Dietician shares the straight skinny on sugar, calories
At the top of most everyone’s resolution list is eating healthier in the new year. Part of being healthy is understanding sugar.
The average American eats about 150 pounds of sugar each year, which equals 30 5-pound bags of sugar.
There are 15 calories in one teaspoon of sugar (or one packet).
On average, we consume 22 teaspoons of sugar per day, which equals 330 calories.
However, the American Heart Association recommends that the maximum daily intake of added sugars be no more than 6 teaspoons (100 calories) for women and 9 teaspoons (150 calories) for men! Added sugars are a major source of calories in our diet but offer little-to-no nutrition value. They lack vitamins, minerals and fiber but promise to provide plenty of empty calories.
However, it is important to remember that not all sugars are created equal! Three common types of sugar are: sucrose or table sugar; lactose, milk sugar; and fructose, fruit sugar.
The difference is that the sugars in fruit and milk occur naturally in the food, along with valuable nutrients, such as vitamins, minerals, protein and fiber. Foods and drinks that have sugar added as part of the processing procedure contain almost no nutrients but have lots of calories. These calories do not satisfy appetite the way calories from eating solid healthy food does.
Determining what foods contain sugar can be tricky as it goes by many different names. Here are some common terms for sugar often found on nutrition labels: barley malt, brown sugar, cane juice, corn syrup, dextrose, fructose, glucose, lactose, sucrose, high-fructose corn syrup, honey, maltodextrin, maple syrup, molasses, powdered sugar and raw sugar.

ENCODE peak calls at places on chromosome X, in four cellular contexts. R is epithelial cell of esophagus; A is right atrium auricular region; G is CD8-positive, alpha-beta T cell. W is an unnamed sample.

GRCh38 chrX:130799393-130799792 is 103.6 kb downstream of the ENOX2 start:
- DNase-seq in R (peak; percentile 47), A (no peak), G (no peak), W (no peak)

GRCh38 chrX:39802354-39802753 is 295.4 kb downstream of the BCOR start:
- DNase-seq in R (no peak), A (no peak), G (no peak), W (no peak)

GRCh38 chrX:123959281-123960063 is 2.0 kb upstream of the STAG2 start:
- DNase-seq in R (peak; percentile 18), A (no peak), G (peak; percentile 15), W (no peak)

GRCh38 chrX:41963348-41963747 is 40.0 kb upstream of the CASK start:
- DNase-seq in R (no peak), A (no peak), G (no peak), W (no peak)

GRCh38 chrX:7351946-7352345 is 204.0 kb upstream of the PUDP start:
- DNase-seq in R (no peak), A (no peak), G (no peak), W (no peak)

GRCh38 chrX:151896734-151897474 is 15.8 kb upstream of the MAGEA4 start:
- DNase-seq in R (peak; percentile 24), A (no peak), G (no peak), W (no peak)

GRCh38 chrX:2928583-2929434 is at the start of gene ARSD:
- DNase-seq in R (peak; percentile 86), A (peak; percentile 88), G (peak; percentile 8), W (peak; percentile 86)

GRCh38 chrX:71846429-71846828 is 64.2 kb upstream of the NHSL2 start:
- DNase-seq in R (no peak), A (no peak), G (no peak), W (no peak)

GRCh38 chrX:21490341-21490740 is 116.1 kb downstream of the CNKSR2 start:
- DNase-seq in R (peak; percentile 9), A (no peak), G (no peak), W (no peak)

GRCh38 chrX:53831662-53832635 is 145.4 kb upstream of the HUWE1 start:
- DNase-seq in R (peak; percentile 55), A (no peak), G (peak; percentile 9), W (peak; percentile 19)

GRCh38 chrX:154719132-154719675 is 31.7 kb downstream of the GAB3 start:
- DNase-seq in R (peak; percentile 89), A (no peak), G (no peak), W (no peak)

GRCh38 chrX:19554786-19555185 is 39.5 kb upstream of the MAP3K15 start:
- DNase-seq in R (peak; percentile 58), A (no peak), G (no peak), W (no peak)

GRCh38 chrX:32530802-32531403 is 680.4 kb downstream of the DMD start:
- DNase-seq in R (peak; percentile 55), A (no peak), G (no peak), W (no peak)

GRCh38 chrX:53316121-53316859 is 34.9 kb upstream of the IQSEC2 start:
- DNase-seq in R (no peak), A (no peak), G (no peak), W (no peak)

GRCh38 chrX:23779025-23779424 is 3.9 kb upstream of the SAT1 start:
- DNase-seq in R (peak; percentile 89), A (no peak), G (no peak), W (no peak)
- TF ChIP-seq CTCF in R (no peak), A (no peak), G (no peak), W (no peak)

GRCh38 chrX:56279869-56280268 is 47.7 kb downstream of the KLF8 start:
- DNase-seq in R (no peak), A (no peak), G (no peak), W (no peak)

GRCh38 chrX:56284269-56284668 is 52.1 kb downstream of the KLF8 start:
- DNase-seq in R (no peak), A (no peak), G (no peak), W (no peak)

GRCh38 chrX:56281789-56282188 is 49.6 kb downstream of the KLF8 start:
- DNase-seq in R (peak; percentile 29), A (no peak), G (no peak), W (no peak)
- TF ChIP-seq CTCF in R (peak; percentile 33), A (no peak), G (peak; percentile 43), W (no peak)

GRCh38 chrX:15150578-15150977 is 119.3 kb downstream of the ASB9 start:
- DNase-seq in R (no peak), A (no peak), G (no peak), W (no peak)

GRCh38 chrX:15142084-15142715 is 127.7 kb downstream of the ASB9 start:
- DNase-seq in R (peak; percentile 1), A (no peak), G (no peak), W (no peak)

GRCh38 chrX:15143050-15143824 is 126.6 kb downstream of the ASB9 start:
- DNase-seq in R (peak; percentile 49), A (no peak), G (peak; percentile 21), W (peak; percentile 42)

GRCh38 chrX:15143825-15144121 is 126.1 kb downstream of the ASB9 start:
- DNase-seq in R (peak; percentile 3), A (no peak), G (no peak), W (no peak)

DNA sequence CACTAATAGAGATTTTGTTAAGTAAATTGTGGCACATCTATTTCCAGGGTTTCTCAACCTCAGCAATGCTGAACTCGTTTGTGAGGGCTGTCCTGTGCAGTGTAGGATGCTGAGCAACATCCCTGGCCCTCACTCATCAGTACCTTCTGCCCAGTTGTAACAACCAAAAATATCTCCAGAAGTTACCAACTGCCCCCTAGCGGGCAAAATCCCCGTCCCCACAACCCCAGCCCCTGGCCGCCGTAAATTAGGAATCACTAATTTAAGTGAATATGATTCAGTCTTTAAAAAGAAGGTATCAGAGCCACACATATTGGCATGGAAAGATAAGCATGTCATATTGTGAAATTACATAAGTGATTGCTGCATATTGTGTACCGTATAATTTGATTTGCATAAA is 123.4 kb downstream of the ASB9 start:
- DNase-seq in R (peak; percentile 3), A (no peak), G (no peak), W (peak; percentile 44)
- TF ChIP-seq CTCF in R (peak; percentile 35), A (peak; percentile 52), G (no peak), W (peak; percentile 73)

Keep in mind, some common foods may be major sources of hidden sugars. For example: pre-packed oatmeal/ready-to-eat cereals, protein bars/meal replacement bars, salad dressings, granola/granola bars, yogurt, ketchup/barbeque sauce/honey mustard, trail mix with dried fruit/chocolate, canned fruit, flavored milk/soy milk/almond milk, fruit snacks, tomato sauce, sugar-sweetened beverages and desserts/
Remember, when you are thirsty, your body is truly craving water — not soda, energy drinks or a frozen coffee treat. Sugar-sweetened beverages are the No. 1 source of added sugars! Drinks such as soda, iced tea, energy drinks, coffee drinks and sports drinks can sometimes have as much as, or even more, sugar than a candy bar.
Follow this general rule: 1 teaspoon = 4 grams sugar.
Here are some breakdowns:
• 20 oz. Mountain Dew = 77 grams of sugar or 19 teaspoons of sugar.
• 20 oz. Gatorade = 34 grams of sugar or 8.5 teaspoons of sugar.
• 18.5 oz. Pure Leaf Sweet Tea = 42 grams or 10.5 teaspoons of sugar.
• 8.4 oz. can of Red Bull = 27 grams or 6.75 teaspoons of sugar.
• 12 oz. can Sierra Mist = 37 grams or 9.25 teaspoons of sugar.
• 8 oz. carton of vanilla soy milk = 15 grams or 3.75 teaspoons of sugar.
Make 2014 your year to cut back on sugar and improve health!
Jaclyn Hennemuth, RD, LDN, is a registered dietitian with Beebe Healthcare, where she provides medical nutrition therapy for inpatients. She graduated from the University of Delaware in 2010 with a degree in dietetics and currently serves as the treasurer for the Delaware Dietetic Association.